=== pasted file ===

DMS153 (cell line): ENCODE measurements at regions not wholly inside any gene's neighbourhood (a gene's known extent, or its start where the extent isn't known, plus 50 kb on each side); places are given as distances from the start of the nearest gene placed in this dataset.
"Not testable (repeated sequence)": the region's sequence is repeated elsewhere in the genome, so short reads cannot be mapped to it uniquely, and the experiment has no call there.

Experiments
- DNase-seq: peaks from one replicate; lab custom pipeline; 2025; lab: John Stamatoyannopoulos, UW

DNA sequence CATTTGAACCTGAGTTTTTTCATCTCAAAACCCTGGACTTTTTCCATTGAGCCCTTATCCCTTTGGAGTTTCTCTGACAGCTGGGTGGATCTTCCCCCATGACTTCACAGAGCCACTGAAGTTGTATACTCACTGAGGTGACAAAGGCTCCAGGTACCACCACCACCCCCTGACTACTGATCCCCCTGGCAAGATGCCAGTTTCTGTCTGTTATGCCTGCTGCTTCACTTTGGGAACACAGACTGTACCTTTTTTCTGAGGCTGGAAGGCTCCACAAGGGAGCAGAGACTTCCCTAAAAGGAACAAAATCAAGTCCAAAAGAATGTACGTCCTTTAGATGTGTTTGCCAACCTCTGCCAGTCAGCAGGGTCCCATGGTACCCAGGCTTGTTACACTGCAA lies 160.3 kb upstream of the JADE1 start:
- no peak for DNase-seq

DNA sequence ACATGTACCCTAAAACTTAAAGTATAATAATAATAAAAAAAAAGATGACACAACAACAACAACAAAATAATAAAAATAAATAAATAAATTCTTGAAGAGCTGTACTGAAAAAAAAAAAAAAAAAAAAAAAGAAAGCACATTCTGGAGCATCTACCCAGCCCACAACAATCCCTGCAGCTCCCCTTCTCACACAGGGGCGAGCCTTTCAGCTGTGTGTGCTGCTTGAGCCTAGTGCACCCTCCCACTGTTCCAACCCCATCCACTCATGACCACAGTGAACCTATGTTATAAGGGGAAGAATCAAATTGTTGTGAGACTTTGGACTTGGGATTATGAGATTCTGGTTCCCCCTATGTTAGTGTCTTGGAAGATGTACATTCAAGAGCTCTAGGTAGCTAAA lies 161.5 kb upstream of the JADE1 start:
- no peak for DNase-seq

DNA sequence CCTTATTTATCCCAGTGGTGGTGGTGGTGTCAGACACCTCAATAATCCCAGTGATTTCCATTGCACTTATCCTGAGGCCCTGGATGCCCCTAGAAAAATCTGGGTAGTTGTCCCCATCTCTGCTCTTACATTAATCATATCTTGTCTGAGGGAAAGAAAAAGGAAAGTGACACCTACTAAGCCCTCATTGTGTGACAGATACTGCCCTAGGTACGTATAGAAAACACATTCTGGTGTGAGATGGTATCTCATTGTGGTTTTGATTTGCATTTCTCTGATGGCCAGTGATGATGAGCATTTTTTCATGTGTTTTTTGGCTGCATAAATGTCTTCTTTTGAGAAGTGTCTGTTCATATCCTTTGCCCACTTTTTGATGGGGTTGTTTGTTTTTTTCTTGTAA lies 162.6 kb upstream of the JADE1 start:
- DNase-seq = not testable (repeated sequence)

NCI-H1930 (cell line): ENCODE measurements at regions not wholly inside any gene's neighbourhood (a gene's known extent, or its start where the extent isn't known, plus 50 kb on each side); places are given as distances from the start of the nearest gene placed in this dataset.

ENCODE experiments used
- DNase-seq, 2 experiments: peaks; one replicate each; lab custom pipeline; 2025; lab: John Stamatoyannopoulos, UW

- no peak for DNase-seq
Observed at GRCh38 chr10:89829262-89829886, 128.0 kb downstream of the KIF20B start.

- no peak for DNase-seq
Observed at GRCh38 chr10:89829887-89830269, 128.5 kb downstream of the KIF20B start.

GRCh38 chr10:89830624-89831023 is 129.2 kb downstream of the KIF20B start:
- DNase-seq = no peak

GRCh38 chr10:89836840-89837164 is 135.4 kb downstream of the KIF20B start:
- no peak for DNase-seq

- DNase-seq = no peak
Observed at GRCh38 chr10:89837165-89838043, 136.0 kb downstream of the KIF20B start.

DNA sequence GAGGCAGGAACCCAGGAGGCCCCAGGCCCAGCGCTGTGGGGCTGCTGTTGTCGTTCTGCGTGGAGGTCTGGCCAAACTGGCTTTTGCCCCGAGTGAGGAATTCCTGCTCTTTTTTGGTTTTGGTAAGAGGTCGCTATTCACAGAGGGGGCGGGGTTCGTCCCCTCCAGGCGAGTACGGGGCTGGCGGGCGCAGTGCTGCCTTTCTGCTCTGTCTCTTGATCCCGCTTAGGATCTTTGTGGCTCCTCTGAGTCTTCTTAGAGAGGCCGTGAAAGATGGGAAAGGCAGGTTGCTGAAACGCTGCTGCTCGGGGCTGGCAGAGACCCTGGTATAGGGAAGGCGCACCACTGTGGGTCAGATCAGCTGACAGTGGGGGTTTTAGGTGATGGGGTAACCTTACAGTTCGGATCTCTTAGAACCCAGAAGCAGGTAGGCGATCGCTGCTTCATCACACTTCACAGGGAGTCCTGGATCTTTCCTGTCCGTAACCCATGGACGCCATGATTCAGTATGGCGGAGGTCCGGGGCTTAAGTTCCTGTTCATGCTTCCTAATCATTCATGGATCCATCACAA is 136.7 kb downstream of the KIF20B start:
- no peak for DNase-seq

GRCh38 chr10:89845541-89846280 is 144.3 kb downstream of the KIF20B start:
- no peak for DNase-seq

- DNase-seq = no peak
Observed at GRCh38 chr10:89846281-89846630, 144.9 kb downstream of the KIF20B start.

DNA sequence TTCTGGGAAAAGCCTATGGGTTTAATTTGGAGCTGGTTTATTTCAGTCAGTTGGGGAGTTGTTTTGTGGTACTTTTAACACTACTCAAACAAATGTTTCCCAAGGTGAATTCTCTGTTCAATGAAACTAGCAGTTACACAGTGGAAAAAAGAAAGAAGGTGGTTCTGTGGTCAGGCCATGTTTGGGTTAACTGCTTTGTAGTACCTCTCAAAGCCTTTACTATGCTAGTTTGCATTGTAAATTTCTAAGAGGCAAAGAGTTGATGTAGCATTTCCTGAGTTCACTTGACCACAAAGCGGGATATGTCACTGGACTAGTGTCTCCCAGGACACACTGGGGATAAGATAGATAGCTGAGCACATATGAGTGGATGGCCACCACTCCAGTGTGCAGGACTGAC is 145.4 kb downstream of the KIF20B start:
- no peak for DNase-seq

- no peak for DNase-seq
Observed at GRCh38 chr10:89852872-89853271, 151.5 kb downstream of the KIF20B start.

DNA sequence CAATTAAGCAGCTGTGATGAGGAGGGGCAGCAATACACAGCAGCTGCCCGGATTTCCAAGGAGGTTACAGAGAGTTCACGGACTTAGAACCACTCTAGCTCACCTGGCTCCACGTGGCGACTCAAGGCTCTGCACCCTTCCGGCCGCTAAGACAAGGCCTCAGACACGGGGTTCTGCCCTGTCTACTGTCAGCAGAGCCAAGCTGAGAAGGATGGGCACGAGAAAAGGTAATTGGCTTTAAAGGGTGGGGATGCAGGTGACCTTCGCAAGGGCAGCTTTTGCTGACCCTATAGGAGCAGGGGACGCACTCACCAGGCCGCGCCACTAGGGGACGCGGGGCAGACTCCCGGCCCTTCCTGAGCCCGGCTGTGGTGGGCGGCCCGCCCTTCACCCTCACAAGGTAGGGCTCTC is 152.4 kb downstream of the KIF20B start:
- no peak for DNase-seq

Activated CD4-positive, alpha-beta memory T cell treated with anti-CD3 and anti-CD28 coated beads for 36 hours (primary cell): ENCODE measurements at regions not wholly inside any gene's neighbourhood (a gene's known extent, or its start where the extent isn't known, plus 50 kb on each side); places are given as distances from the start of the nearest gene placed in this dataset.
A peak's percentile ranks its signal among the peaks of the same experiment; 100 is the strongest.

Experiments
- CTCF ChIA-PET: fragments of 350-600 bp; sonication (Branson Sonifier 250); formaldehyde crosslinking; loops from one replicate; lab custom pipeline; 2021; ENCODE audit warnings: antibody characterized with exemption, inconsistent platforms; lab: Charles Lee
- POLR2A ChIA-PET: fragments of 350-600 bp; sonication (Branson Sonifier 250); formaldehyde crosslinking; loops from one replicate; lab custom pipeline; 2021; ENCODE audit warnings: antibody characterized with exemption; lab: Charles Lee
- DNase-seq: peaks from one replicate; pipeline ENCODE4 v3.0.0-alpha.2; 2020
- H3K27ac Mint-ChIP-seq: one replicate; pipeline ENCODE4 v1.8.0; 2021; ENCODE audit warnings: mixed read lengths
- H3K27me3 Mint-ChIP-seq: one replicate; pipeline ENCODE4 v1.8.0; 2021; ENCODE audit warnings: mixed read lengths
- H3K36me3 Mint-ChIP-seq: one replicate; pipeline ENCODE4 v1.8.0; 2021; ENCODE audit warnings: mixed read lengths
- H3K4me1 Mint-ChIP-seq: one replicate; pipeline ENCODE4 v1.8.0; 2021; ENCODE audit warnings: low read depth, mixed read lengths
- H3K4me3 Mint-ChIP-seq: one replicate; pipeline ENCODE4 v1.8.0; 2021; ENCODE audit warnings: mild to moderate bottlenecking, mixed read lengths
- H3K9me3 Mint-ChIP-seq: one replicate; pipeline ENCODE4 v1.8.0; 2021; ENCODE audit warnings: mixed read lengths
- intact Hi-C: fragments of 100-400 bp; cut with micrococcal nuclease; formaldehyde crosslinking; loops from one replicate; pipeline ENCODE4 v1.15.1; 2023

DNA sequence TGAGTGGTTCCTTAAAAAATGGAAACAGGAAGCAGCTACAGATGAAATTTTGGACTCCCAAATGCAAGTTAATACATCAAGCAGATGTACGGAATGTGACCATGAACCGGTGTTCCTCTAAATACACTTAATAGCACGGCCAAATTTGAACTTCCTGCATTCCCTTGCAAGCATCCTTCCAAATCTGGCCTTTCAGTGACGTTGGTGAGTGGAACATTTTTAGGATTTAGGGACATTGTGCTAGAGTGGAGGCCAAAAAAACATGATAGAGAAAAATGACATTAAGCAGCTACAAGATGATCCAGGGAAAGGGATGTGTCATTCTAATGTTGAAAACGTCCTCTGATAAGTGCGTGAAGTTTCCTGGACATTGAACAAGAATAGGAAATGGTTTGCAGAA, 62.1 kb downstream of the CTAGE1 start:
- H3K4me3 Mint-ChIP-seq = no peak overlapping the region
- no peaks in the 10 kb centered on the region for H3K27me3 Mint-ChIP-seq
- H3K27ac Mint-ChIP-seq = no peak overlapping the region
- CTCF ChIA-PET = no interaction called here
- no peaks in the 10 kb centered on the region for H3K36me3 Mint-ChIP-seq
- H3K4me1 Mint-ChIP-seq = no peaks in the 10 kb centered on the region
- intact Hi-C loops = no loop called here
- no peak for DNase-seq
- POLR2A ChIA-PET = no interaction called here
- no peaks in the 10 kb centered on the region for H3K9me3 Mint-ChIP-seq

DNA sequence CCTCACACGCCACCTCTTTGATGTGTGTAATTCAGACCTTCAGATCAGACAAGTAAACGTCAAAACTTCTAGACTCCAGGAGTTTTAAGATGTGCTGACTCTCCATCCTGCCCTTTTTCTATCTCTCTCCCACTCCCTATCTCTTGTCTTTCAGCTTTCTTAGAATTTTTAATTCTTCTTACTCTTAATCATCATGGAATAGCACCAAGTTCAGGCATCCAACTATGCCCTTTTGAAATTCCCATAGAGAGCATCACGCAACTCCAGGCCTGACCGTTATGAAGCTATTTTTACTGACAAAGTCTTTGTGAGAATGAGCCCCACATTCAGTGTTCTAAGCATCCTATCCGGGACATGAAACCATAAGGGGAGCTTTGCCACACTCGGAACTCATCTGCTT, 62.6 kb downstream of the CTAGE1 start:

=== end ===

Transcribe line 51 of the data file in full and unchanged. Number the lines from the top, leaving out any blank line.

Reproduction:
- no peaks in the 10 kb centered on the region for H3K27me3 Mint-ChIP-seq